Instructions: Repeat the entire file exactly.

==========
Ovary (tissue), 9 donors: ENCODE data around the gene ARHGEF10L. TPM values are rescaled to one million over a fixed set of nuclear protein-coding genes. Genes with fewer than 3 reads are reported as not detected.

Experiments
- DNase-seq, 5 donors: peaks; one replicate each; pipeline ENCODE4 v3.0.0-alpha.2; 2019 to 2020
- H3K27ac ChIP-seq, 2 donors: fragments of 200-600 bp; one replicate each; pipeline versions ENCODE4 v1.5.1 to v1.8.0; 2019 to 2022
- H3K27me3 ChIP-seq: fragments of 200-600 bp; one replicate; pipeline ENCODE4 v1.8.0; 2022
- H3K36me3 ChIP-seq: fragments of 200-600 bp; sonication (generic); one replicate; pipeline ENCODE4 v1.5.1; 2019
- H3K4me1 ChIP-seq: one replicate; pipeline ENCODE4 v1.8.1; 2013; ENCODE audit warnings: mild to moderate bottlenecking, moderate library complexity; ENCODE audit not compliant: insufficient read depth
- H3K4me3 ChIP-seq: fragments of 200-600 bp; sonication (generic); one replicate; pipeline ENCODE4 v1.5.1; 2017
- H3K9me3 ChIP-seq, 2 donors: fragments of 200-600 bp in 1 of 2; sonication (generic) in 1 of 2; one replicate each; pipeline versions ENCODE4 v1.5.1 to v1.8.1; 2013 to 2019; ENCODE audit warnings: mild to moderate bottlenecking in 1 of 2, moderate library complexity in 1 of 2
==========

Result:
Ovary (tissue), 9 donors: ENCODE data around the gene ARHGEF10L. TPM values are rescaled to one million over a fixed set of nuclear protein-coding genes. Genes with fewer than 3 reads are reported as not detected.

Experiments
- DNase-seq, 5 donors: peaks; one replicate each; pipeline ENCODE4 v3.0.0-alpha.2; 2019 to 2020
- H3K27ac ChIP-seq, 2 donors: fragments of 200-600 bp; one replicate each; pipeline versions ENCODE4 v1.5.1 to v1.8.0; 2019 to 2022
- H3K27me3 ChIP-seq: fragments of 200-600 bp; one replicate; pipeline ENCODE4 v1.8.0; 2022
- H3K36me3 ChIP-seq: fragments of 200-600 bp; sonication (generic); one replicate; pipeline ENCODE4 v1.5.1; 2019
- H3K4me1 ChIP-seq: one replicate; pipeline ENCODE4 v1.8.1; 2013; ENCODE audit warnings: mild to moderate bottlenecking, moderate library complexity; ENCODE audit not compliant: insufficient read depth
- H3K4me3 ChIP-seq: fragments of 200-600 bp; sonication (generic); one replicate; pipeline ENCODE4 v1.5.1; 2017
- H3K9me3 ChIP-seq, 2 donors: fragments of 200-600 bp in 1 of 2; sonication (generic) in 1 of 2; one replicate each; pipeline versions ENCODE4 v1.5.1 to v1.8.1; 2013 to 2019; ENCODE audit warnings: mild to moderate bottlenecking in 1 of 2, moderate library complexity in 1 of 2